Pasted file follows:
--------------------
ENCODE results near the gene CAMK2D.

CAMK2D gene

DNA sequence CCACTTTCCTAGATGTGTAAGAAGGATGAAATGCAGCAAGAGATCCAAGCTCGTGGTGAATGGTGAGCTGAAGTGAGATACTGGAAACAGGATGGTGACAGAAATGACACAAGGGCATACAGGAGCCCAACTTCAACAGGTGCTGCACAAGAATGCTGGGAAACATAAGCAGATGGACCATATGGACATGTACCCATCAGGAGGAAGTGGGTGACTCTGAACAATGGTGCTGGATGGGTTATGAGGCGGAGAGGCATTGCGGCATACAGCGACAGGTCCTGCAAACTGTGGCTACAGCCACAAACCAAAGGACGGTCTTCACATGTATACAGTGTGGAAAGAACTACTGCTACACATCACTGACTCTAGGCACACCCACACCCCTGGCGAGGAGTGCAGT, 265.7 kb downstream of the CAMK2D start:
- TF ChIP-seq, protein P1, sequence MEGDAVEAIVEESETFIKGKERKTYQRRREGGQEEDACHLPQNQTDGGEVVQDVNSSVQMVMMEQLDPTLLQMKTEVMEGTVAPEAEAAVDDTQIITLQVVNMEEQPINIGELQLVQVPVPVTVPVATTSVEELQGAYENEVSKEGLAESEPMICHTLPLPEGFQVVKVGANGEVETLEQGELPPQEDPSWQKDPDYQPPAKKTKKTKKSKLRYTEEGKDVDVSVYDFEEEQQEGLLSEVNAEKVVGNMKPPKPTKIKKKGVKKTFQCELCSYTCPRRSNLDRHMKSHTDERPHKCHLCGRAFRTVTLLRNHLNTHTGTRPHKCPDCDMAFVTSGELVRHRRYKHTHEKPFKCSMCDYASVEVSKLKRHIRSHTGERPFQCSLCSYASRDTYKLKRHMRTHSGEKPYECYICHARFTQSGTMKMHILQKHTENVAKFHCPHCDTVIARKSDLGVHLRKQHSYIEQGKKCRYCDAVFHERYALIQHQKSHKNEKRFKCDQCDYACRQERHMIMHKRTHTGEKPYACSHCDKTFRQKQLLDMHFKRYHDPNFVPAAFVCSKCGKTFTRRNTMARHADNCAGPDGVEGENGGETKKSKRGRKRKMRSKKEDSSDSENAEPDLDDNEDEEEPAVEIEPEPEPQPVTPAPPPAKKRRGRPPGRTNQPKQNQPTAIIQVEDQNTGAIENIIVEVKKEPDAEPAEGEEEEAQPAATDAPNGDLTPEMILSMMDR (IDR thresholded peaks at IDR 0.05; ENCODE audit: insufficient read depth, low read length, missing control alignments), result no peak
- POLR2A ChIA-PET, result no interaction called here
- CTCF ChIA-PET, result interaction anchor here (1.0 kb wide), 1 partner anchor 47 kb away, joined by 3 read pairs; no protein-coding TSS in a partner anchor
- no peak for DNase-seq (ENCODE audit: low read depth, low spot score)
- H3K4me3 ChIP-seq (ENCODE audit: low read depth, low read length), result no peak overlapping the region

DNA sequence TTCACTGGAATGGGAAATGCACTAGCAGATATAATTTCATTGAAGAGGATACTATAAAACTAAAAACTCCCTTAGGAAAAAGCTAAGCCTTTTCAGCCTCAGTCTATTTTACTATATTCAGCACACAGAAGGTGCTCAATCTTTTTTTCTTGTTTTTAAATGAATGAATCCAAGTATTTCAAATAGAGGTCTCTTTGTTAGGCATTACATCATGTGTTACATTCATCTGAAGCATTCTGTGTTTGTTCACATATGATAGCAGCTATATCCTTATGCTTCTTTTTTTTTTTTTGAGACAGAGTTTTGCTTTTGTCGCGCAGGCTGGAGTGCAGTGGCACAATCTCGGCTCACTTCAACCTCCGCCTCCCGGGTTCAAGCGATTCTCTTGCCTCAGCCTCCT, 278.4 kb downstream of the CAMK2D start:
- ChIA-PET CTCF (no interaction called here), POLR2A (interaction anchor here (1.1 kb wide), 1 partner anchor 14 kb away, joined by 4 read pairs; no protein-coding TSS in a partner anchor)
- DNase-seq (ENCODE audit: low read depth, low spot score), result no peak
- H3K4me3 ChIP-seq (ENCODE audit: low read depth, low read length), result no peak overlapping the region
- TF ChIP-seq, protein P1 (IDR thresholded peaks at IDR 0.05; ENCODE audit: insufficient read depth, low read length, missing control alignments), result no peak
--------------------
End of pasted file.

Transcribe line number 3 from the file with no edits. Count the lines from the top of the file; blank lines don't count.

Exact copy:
DNA sequence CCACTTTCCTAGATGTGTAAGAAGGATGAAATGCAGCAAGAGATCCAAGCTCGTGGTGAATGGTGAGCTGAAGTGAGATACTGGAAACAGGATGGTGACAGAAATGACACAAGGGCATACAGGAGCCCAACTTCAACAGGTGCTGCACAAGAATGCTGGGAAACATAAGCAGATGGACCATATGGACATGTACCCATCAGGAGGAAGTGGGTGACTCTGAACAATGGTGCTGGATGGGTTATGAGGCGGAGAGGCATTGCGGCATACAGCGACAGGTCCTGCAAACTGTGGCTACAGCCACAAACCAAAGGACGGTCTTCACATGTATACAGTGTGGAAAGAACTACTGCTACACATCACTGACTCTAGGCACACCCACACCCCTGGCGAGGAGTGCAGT, 265.7 kb downstream of the CAMK2D start: